"The changing trends in diets and lifestyles indicate the need for close monitoring and preventive action to improve nutritional status as developing countries undergo the nutrition transition," says de Onis.


Marya Khan is a research associate with the Population Reference Bureau.


References

  1. Laura Caulfield et al., "Undernutrition as an Underlying Cause of Child Deaths Associated with Diarrhea, Pneumonia, Malaria, and Measles," American Journal of Clinical Nutrition 80, no. 1 (2004): 193-98; and Food and Agriculture Organization (FAO), The State of Food Insecurity in the World 2005: Eradicating World Hunger—Key to Achieving the Millennium Development Goals (Rome: FAO, 2005), accessed at www.fao.org, on Jan. 12, 2006.
  2. Data on the overall prevalence of overweight and obesity in developing countries are limited and vary considerably from country to country.
  3. Colleen Doak et al., "Overweight and Underweight Coexist within Households in Brazil, China, and Russia," The Journal of Nutrition 130, no. 12 (2000): 2965-71.
  4. Food and Agriculture Organization (FAO), "The Spectrum of Malnutrition Fact Sheet," accessed at www.fao.org, on Jan. 23, 2006. Body mass index is calculated by dividing an individual's weight in kilograms by their height in meters squared.
  5. WHO, "Obesity and Overweight Fact Sheet," (2003) accessed at www.who.int, on Jan. 23, 2006.
  6. Mercedes de Onis and Monika Blossner, "Prevalence and Trends of Overweight among Preschool Children in Developing Countries," American Journal of Clinical Nutrition 72, no. 4 (2000): 1032-39.
  7. Benjamin Caballero, "A Nutrition Paradox—Underweight and Obesity in Developing Countries," New England Journal of Medicine 352, no. 15 (2005): 1514-16.
  8. FAO, The State of Food Insecurity in the World 2000: Food Insecurity—When People Live with Hunger and Fear Starvation (Rome: FAO, 2000), accessed at www.fao.org, on Jan. 12, 2006.
  9. The income classifications are based on the GNP comparison of the seven countries, as stated by the authors in Colleen Doak et al., "The Dual Burden Household and Nutrition Transition Paradox," International Journal of Obesity 29, no.1 (2005): 129-36.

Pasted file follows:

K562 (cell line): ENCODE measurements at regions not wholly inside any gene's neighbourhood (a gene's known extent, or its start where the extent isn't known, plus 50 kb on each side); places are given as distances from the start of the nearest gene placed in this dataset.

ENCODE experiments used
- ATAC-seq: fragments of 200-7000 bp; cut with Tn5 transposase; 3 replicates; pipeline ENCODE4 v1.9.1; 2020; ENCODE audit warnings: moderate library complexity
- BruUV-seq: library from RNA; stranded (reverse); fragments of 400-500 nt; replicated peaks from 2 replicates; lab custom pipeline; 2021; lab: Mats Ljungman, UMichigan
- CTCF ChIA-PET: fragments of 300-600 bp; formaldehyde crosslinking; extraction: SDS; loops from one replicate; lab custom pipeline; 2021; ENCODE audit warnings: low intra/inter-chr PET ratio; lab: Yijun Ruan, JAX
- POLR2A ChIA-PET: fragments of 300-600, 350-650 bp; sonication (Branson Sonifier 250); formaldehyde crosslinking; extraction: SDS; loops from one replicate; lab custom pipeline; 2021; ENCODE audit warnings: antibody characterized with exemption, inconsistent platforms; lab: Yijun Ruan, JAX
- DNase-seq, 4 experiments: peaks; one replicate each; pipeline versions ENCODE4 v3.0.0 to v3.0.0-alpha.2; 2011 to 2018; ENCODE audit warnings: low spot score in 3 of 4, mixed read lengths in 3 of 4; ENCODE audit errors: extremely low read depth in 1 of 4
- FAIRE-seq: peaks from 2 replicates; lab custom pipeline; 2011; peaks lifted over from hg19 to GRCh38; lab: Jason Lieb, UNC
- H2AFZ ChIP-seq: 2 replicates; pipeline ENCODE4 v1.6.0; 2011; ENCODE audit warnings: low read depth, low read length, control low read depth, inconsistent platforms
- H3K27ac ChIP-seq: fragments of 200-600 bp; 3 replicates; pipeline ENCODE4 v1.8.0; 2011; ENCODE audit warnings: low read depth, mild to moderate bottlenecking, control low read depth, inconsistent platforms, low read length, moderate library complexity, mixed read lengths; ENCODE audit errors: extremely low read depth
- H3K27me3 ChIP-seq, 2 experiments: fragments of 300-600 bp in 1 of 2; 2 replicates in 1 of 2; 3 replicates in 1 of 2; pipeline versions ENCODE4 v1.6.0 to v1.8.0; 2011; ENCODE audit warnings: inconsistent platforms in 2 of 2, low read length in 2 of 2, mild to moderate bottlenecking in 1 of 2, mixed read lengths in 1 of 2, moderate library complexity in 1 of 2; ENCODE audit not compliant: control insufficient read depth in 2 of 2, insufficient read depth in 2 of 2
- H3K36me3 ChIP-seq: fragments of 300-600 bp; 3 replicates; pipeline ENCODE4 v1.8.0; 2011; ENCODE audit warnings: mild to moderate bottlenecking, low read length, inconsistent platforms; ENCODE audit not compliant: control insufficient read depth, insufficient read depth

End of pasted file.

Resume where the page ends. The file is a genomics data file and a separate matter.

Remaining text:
10. Doak et al., "The Dual Burden Household and Nutrition Transition Paradox."
  11. De Onis and Blossner, "Prevalence and Trends of Overweight among Preschool Children in Developing Countries"; and WHO, WHO Global Database on Child Growth and Malnutrition, accessed at www.who.int, on Jan. 30, 2006.
  12. Barry M. Popkin and Penny Gordon-Larson, "The Nutrition Transition: Worldwide Obesity Dynamics and Their Determinants," International Journal of Obesity 28, supplement 3 (2004): S2-S9.
  13. Caballero, "A Nutrition Paradox."
  14. Caballero, "A Nutrition Paradox."
  15. Doak et al., "Overweight and Underweight Coexist within Households in Brazil, China, and Russia."
  16. Doak et al., "The Dual Burden Household and Nutrition Transition Paradox."
  17. Corinna Hawkes et al., "Diet Quality, Poverty and Food Policy: A New Research Agenda for Obesity Prevention in Developing Countries," SCN News 29 (2005): 20-22.
  18. Doak et al., "The Dual Burden Household and Nutrition Transition Paradox."
  19. Hawkes et al., "Diet Quality, Poverty and Food Policy."
  20. For more information on this strategy, see WHO, "Global Strategy on Diet, Physical Activity, and Health" (May 2004), accessed at www.who.int/dietphysicalactivity/goals/en, on Jan. 23, 2006.
  21. Caballero, "A Nutrition Paradox."